It is widely known that many of the jobs of the future don’t yet exist.

Emerging technologies such as artificial intelligence, blockchain and robotics are transforming many industries, seeing some roles eliminated while others will emerge.

According to BAE Systems, 47% of young people aged 16 to 24 now expect to work in industries that are currently non-existent.

For many of us, future-proofing our long-term careers will involve significant retraining and skills acquisition. This is something younger people are acutely aware of, with BAE finding that 68% want to ensure that their careers are protected from the changing impact of technology.

But knowing how things will change is something of a challenge, with many organisations offering their own perspectives on what the jobs of the future will be.

BAE Systems has become the latest company to offer such insights, so we take a look at the careers the organisation expects to emerge by 2040.

Jobs of the future: Systems farmer

Jobs of the future: Systems farmer

A role that will draw upon engineering, biology and, indeed, farming, systems farmer is a job that BAE expects to emerge as a result of what is known as chemputing.

Advances in synthetic biology and chemical engineering suggest that we will soon be able to ‘grow’ parts such as electronics or aircraft components from chemical forms, at a level of detail down to the nanoscale.

The resulting parts will offer significant material benefits over their current equivalents, able to sense, process, harvest energy and potentially even be able to self-repair.

A systems farmer will be responsible for the growth and development of such parts, overseeing the process, and fine-tuning to ensure the best possible results.

Jobs of the future: Human e-sources manager

Jobs of the future: Human e-sources manager

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An evolution of the current human resources role, human e-sources managers will emerge, according to BAE, as a result of advances in wearable technologies and e-textiles.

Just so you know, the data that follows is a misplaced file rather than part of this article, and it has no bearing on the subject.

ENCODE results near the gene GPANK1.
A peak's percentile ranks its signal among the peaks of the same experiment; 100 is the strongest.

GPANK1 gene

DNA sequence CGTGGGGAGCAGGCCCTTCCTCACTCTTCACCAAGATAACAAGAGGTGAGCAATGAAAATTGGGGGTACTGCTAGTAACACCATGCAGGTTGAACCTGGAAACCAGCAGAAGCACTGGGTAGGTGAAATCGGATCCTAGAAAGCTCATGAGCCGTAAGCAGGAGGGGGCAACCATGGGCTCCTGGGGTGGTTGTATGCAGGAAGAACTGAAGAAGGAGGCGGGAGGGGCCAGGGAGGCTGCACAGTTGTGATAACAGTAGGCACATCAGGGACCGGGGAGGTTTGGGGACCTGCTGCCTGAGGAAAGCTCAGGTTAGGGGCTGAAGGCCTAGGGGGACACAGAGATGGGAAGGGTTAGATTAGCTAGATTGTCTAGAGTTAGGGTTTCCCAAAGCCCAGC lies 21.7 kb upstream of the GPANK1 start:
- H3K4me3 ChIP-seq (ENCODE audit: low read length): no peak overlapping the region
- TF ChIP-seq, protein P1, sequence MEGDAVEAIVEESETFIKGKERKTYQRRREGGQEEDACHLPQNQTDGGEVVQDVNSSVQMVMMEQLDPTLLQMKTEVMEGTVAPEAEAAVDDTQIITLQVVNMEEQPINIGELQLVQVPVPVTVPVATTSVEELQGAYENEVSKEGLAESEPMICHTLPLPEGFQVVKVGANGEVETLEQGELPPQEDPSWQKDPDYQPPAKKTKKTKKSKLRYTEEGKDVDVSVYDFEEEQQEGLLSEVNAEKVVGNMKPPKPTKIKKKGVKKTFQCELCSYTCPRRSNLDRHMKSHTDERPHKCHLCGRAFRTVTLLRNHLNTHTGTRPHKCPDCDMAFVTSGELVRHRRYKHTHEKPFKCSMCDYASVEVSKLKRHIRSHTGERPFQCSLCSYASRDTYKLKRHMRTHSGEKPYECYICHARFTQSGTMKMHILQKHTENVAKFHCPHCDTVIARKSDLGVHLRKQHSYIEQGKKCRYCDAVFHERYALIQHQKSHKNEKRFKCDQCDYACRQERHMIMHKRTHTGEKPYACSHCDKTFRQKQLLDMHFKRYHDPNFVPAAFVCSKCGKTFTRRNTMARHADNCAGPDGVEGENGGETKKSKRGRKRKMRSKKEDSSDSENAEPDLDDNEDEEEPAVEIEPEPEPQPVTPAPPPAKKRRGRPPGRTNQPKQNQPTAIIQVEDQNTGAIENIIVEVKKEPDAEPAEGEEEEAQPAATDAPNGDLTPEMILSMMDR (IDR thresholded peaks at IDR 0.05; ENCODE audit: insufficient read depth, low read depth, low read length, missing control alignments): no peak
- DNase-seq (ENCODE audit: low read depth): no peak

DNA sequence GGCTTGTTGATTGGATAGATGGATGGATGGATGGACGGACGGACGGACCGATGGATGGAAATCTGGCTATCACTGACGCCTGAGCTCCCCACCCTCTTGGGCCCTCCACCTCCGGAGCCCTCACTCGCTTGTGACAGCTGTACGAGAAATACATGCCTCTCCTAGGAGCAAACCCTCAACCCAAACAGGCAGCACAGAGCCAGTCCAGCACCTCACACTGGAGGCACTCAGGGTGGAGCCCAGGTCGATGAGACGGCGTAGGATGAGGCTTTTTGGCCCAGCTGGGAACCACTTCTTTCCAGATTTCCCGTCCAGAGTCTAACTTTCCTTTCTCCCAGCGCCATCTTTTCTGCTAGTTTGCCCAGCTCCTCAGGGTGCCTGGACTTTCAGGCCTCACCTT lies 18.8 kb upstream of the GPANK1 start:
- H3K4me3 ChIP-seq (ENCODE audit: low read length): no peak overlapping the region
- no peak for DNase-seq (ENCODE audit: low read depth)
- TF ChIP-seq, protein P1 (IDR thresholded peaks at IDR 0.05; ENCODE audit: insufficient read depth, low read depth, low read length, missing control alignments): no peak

While such tech is currently relatively rudimentary, future iterations will be low-cost and able to provide vast amounts of real-time data on everything from key health metrics to levels of stress.

The company anticipates that organisations will embrace these technologies for their employees, seeing them embedded into uniforms or worn as part of general workwear. And with all this data coming in, companies will need someone to manage and respond to it.

Human e-sources managers, therefore, will use this data to keep on top of employee health and wellbeing, identifying emerging illnesses, workload surges and other issues and taking action before they turn into significant long-term problems.

Jobs of the future: AI translator

Jobs of the future: AI translator

Artificial intelligence is seeing dramatic adoption in businesses, with many agreeing that it will augment many roles rather than replace them. This is fuelling the rise of ‘cobotics’, where humans and AI work together to achieve tasks.

However, this may not always be a smooth process, particularly when human employees first take on a new AI collaborator.

According to BAE, AI translators will be responsible for making sure this process goes smoothly, by supplying training to both human and AI.

In particular this role will require workers to tune AI assistants to their humans, personalising them to ensure maximum effectiveness, while checking for and correcting potential issues.